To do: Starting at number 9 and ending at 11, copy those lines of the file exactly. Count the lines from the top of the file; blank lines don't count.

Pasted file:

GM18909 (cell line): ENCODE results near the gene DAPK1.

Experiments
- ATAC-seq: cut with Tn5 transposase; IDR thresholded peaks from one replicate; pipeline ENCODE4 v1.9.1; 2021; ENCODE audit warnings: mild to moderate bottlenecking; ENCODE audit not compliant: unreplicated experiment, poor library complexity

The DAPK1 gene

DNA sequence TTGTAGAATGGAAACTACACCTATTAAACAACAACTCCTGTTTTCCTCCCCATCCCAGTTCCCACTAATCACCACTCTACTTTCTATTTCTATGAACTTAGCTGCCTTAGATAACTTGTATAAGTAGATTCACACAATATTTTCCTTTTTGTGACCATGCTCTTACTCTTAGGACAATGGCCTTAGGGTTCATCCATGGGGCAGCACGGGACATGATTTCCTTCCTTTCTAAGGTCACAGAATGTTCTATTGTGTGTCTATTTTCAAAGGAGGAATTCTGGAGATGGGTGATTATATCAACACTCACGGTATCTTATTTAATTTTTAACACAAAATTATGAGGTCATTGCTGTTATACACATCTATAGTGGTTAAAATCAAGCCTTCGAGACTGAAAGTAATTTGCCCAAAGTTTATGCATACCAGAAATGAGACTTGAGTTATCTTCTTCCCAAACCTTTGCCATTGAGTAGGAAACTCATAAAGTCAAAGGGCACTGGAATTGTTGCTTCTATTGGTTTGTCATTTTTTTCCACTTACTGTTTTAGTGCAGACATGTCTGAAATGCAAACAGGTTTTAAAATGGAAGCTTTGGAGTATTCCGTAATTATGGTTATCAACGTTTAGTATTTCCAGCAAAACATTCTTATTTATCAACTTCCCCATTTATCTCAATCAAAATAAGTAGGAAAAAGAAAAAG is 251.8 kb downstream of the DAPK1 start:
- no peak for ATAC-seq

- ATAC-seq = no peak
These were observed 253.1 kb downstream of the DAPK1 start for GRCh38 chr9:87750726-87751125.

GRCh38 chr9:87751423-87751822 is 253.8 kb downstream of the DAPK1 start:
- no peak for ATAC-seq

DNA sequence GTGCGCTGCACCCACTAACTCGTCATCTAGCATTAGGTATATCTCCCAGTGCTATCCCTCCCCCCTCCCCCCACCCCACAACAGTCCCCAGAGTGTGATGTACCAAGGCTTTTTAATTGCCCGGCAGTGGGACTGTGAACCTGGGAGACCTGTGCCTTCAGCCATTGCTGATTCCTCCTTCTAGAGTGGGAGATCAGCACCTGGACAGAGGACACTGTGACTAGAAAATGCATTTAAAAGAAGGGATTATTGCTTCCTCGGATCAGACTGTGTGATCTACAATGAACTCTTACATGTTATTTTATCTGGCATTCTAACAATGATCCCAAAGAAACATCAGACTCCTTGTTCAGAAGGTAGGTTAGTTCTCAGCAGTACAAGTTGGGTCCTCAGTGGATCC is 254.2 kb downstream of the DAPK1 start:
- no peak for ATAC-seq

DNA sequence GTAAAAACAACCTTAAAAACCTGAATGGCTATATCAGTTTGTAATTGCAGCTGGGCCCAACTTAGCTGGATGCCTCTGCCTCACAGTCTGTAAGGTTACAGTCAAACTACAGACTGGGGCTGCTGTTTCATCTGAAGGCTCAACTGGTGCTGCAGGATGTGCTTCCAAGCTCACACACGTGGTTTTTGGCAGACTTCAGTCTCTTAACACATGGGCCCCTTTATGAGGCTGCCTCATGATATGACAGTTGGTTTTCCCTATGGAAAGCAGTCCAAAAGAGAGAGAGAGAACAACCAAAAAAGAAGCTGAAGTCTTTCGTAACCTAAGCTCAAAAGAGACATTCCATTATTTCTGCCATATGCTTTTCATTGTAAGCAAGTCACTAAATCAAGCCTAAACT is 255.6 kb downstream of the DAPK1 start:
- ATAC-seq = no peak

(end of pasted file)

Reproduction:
GRCh38 chr9:87751423-87751822 is 253.8 kb downstream of the DAPK1 start:
- no peak for ATAC-seq

DNA sequence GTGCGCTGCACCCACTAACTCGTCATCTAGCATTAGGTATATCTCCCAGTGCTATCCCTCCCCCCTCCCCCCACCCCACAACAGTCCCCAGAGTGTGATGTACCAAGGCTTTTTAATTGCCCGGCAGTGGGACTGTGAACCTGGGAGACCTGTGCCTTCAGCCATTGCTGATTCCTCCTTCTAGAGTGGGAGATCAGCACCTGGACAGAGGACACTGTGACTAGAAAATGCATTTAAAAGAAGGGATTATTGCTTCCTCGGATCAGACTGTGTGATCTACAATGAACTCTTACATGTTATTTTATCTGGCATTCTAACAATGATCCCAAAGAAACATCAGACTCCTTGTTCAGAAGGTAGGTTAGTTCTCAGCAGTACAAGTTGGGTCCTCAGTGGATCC is 254.2 kb downstream of the DAPK1 start: